Data! Data! Data!
Dr. Liese Sherwood-Fabre’s writing is full of that. She specializes in brief but fact-pact essays. My friend Joel Senter, proprietor of The Sherlockian E-Times, calls them “both entertaining and informative, as well as very well researched.”
You may have heard Dr. Sherwood-Fabre’s wonderful presentation on the criminal justice system in Victorian England at the Holmes, Doyle, & Friends Five symposium in Dayton this past March.
Her short essays have appeared in Sherlockian newsletters in five countries. Fortunately, Dr. Sherwood-Fabre has also shared these gems more widely in The Life and Times of Sherlock Holmes: Essays on Victorian England, Volume One and now in Volume Two. They would be great reference books for anyone wanting to writing Sherlock Holmes stories.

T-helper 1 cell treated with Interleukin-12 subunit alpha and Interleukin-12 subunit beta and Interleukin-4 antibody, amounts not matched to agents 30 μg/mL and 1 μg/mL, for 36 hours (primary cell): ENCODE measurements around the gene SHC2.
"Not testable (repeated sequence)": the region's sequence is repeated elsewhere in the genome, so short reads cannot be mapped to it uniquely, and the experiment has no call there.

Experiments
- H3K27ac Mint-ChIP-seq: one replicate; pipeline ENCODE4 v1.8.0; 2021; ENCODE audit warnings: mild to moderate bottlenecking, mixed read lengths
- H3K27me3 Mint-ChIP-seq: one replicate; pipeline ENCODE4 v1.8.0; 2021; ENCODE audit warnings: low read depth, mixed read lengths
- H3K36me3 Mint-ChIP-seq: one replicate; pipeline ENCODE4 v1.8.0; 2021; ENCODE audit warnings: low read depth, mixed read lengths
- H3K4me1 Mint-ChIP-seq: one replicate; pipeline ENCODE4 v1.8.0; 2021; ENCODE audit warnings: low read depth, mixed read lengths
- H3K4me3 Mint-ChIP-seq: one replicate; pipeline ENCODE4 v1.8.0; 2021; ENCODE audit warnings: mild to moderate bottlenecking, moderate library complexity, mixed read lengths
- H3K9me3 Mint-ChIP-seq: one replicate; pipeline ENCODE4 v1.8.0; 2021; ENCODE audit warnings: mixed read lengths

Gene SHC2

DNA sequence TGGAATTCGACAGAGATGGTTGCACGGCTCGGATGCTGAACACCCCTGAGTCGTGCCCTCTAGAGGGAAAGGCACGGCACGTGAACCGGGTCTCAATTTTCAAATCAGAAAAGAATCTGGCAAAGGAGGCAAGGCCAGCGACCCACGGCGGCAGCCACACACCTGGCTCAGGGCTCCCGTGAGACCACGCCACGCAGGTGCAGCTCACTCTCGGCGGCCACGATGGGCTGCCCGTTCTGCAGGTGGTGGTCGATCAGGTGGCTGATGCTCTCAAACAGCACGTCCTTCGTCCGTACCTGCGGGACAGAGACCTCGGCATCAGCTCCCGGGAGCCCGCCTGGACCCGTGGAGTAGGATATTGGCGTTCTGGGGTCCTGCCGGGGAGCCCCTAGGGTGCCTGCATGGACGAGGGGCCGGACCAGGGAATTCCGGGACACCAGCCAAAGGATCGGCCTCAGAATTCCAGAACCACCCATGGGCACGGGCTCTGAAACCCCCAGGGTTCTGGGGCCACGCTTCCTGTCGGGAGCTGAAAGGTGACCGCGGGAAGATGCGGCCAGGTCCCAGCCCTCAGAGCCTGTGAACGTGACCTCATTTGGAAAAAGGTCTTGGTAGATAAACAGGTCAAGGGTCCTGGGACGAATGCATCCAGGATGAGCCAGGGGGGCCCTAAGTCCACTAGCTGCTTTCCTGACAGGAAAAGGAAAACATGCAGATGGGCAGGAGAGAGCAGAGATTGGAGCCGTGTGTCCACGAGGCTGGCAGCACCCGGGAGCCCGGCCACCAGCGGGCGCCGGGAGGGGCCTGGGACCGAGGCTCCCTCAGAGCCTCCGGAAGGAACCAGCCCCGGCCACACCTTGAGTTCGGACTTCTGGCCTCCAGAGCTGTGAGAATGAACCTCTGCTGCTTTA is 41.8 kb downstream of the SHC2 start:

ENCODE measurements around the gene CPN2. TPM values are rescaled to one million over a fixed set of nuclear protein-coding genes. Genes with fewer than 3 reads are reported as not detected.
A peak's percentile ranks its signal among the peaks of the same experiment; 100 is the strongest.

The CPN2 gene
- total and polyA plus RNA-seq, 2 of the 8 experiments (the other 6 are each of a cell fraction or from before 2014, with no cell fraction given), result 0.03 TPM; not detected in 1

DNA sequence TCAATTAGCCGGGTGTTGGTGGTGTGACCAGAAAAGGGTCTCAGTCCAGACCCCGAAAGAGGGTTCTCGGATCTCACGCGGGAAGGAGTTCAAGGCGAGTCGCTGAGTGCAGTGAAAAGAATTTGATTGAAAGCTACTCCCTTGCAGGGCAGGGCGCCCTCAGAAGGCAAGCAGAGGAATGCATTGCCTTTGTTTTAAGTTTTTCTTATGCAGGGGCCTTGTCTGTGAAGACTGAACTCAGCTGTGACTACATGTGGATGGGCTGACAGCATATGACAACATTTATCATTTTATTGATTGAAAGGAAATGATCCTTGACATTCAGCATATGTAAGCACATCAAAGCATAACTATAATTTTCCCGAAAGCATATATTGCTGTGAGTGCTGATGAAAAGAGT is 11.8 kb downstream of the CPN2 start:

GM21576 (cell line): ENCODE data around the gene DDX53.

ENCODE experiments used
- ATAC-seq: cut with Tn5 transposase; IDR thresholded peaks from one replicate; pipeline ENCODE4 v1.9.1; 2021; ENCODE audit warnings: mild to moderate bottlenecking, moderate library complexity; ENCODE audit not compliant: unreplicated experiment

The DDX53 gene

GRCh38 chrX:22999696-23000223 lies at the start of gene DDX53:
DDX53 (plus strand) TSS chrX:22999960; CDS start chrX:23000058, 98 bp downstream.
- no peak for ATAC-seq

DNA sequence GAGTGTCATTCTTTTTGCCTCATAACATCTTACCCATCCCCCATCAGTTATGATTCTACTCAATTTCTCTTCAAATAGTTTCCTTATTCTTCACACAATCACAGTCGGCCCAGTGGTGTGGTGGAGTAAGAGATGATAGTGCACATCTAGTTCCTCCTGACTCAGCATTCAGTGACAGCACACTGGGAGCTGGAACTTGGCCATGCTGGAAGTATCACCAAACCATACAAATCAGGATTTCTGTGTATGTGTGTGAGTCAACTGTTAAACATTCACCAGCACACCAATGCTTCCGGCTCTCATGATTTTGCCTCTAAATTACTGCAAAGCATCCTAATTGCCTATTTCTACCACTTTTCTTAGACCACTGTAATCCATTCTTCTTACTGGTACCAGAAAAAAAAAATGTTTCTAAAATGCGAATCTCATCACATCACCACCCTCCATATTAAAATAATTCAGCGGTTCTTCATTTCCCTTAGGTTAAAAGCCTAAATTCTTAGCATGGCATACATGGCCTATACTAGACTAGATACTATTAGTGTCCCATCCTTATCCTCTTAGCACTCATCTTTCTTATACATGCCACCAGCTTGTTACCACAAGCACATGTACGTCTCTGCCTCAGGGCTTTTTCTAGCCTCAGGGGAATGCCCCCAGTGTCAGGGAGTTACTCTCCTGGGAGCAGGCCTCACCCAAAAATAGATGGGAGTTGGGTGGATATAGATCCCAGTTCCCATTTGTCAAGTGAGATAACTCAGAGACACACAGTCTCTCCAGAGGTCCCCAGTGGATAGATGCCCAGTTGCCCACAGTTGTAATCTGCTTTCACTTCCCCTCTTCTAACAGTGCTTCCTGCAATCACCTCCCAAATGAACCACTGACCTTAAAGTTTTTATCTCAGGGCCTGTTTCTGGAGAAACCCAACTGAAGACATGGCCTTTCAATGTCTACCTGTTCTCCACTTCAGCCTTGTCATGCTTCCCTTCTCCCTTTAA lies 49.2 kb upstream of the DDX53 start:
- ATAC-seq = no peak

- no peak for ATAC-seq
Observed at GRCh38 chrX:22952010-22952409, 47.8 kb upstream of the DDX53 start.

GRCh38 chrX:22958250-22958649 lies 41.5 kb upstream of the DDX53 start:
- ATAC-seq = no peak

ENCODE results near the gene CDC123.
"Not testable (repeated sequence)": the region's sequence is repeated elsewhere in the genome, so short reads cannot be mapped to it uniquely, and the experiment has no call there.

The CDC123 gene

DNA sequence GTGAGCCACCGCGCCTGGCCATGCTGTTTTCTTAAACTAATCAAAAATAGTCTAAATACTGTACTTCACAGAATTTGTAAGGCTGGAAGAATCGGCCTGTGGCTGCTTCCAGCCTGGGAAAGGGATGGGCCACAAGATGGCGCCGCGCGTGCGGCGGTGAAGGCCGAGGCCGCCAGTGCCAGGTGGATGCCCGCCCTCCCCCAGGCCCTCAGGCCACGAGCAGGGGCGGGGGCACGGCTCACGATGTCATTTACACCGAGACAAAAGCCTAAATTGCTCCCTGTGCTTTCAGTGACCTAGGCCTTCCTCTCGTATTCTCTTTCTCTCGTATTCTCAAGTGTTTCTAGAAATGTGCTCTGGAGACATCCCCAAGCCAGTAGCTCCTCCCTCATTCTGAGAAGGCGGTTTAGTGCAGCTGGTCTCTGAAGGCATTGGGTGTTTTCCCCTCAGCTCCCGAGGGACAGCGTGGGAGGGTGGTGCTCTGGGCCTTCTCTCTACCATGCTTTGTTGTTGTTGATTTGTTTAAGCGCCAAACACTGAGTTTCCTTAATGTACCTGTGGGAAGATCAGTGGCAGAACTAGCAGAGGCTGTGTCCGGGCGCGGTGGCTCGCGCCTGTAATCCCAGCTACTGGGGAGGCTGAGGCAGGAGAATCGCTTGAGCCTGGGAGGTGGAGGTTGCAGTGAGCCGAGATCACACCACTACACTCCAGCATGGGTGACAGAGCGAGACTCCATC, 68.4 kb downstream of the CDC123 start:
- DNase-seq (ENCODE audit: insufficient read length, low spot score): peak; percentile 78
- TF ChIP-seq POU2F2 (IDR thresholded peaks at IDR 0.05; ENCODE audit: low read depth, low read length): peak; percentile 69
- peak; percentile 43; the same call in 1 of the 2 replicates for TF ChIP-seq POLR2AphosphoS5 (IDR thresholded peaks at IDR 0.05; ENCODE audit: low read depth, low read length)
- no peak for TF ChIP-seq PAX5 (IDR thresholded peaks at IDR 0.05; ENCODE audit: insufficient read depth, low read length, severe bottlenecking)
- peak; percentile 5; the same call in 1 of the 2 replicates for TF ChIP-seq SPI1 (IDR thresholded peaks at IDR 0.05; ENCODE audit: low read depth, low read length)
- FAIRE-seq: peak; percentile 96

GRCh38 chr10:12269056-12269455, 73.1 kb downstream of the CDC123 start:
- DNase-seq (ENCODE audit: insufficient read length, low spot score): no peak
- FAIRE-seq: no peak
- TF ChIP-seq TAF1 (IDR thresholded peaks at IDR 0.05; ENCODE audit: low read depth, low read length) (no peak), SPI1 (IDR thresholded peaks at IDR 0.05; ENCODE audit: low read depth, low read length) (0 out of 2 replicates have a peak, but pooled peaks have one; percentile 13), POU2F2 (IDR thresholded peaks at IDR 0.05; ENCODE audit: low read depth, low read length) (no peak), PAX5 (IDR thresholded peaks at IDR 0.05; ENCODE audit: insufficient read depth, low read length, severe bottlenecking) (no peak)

Dr. Sherwood-Fabre answers questions about Victorian England you didn’t even know you had!
The 23 essays in her latest book, for example, open a window on inns, pubs, and ale houses; parsons, vicars, and rectors; “new women” and governesses in the Age of Victoria; circuses; vampires; the temperance movement; weddings (of a nature far removed from the recent doings at Windsor); boxing; and magnifying glasses.
And it all goes back to Sherlock Holmes. Every essay has its inspiration in at least one Canonical tale, and most cite several of them. “The Canon has thirty-five references to tea and thirty-one for coffee,” our author tells us. Who knew? Liese Sherwood-Fabre did!
Writing these educational little pieces seems to be a habit with her. I hope it’s one she doesn’t break.